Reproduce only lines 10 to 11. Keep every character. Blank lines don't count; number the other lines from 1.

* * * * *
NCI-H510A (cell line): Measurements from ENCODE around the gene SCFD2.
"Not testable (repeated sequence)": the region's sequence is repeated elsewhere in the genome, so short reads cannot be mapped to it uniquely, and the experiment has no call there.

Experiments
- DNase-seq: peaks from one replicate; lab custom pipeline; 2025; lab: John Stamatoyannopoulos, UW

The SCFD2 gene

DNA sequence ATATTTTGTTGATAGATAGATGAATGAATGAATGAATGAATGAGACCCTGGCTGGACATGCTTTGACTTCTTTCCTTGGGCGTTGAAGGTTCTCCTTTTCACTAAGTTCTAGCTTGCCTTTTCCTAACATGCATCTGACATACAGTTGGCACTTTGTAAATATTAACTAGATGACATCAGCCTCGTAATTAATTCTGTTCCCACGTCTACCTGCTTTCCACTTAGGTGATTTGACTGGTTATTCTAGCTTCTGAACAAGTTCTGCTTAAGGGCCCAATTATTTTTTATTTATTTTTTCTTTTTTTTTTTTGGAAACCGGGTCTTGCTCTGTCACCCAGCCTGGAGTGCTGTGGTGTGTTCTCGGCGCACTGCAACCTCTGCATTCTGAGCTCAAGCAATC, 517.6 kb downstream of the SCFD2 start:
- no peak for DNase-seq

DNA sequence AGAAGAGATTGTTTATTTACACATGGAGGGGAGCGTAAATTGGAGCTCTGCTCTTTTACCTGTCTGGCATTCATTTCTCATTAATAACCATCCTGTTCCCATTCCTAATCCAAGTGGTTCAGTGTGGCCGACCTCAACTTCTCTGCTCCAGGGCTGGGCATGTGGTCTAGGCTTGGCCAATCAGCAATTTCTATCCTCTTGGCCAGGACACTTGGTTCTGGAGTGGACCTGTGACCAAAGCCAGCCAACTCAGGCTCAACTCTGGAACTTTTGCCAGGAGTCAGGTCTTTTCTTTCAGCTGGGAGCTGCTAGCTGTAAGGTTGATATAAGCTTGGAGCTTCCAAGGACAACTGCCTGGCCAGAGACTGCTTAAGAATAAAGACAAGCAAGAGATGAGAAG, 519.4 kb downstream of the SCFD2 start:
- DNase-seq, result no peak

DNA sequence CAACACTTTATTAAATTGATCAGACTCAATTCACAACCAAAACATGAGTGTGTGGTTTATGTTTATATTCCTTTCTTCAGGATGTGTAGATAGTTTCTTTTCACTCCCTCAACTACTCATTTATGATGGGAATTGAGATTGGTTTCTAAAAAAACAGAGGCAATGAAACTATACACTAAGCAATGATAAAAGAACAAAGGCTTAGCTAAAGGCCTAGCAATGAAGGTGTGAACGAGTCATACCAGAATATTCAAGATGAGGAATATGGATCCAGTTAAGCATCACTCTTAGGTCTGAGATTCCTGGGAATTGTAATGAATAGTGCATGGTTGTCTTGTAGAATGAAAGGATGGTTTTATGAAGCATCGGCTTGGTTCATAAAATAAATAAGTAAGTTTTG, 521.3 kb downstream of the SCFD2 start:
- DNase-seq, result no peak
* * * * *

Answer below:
DNA sequence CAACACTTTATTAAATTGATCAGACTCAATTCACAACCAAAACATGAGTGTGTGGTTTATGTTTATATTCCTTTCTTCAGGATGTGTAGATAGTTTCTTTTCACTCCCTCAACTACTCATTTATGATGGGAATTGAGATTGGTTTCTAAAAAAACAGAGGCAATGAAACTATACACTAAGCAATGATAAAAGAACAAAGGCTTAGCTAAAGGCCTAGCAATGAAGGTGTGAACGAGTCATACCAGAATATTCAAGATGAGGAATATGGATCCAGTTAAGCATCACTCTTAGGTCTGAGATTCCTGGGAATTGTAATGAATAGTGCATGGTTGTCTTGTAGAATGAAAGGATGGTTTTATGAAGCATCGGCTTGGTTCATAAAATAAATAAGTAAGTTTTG, 521.3 kb downstream of the SCFD2 start:
- DNase-seq, result no peak